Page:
We must find ways of taking care of ourselves as Canadian society accepts euthanasia, writes Charles Lewis. Photo courtesy of Alberto Biscalchin via Flickr [https://flic.kr/p/FPEcdM]

Comment: Euthanasia’s slippery slope is no longer a fantasy

By 
  • March 9, 2017

It was a story that slipped through public consciousness like a shadow, first ominous then quickly evaporated and forgotten.

It ran in The Ottawa Citizen in December at a time when most people were thinking about the glad tidings of Christmas.

Health Canada, the story said, had struck a committee of experts to study expanding the current euthanasia law to mature minors and those with mental illness. The term “mature minors” was not defined, the story said. The committee will also look at adding an advance consent clause — such as to specify desire to be killed in a living will. It must report by December 2018.

It was a confirmation the slippery slope argument against legalized euthanasia was not just a paranoid fantasy to scare supporters of state-sanctioned death but a living, breathing menace.

The law passed last June was supposed to be restrictive and safe. It said only adults whose suffering was unbearable and whose death was reasonably foreseeable could legally die at the hands of their physicians. From the time of legalization to mid-December, the last statistics made available, 744 Canadians had died under the new death regime. The same act that was considered murder just over a year ago is now an acceptable part of medical practice.

We know nothing about those 744. The specifics are private. Those physicians and ethicists who oppose euthanasia will tell you the current law allows for judgment calls since “reasonably foreseeable” is not an exact science. End-of-life predictions have become more difficult — which should be something to celebrate. We all know those who have had cancer, a diagnosis that was a death sentence a generation ago, living for many good years and in some cases beating the disease completely. Euthanasia has the potential to destroy those years beyond which a reasonable diagnosis can predict.

This is one of the perverse things about euthanasia. For years medical science has made huge strides in fighting deadly diseases and finding ways to quell pain. Yet, just as progress was soaring a collective decision was made to throw death into the mix.

As for the Health Canada review, no one should be surprised. Those of us who have been battling euthanasia have long known how Belgium and The Netherlands degenerated into death societies over the past two decades. In those countries almost any reason is good enough to die. It is embedded in those countries’ cultures and it will not be long before the vast majority of citizens of those countries will be unable to remember a time when life was precious and worth saving.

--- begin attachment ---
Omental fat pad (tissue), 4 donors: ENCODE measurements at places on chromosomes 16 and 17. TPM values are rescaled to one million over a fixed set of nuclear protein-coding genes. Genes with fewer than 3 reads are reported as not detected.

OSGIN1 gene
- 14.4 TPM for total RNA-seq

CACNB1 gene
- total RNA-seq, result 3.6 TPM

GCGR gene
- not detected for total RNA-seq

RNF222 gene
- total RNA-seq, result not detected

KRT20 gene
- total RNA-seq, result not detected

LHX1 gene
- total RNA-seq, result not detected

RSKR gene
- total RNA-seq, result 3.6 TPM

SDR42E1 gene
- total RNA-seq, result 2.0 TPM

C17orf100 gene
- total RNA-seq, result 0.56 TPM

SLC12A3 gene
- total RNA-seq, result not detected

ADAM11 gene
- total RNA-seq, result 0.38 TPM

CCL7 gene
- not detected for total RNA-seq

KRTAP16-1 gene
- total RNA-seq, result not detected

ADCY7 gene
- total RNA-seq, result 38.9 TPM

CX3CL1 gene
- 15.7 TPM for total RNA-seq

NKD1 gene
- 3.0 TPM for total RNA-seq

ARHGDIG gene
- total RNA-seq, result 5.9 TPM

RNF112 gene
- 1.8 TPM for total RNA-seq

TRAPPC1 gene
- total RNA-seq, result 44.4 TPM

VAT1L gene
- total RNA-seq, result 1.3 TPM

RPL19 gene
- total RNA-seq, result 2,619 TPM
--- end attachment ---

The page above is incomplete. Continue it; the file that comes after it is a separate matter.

The evidence for the slippery slope was also made apparent during the run-up to legalization.

The Supreme Court of Canada decision in February 2015 to scrap the Criminal Code prohibitions against euthanasia and a subsequent parliamentary committee charged with creating new legislation demanded by the court, recommended those with chronic pain, psychiatric issues and those who were dying be given access to death. There was also a call to study euthanasia for teens.

The Liberal government of Justin Trudeau seemed to choose a more reasonable law, hailed by some as a Solomon-like compromise. But now the ghosts of those earlier extreme proposals loom.

Euthanasia is a corrupter of society. It destroys law, medicine and care. It destroys the sense of nobility in which men and women strive to save and restore lives. We still sorely lack palliative care for those of us who do not want to kill ourselves but live our days as if each was a gift from God. At last count 70 per cent of Canadians who need palliative care cannot get it.

How we got here is now less important than what we will do now. There is no political party who will save us. At least on this issue, politics is dead.

Having said that, we should lobby provincial MPPs to make sure doctors whose conscience tells them euthanasia is murder are not penalized for their refusal to cooperate in any way with the killing of their patients. The Archdiocese of Toronto along with many allies is gallantly fighting for conscience protection.

Beyond that there will still be doctors who are willing to kill. And God only knows what the next generation of medical school students will be taught.

We must find ways of taking care of ourselves. It will have to happen at the parish level, sometimes the only true communities left in our ultra-mobile world. And it will have to mean that those Catholics who present themselves for the Eucharist, who harbour support for killing, better wake up and remember who they are. You may fool some but not God.

Get ready. Learn as much as you can. A new dark age is already happening. Do not let anyone tell you otherwise.

(Lewis is a Toronto writer and regular contributor to The Catholic Register.)

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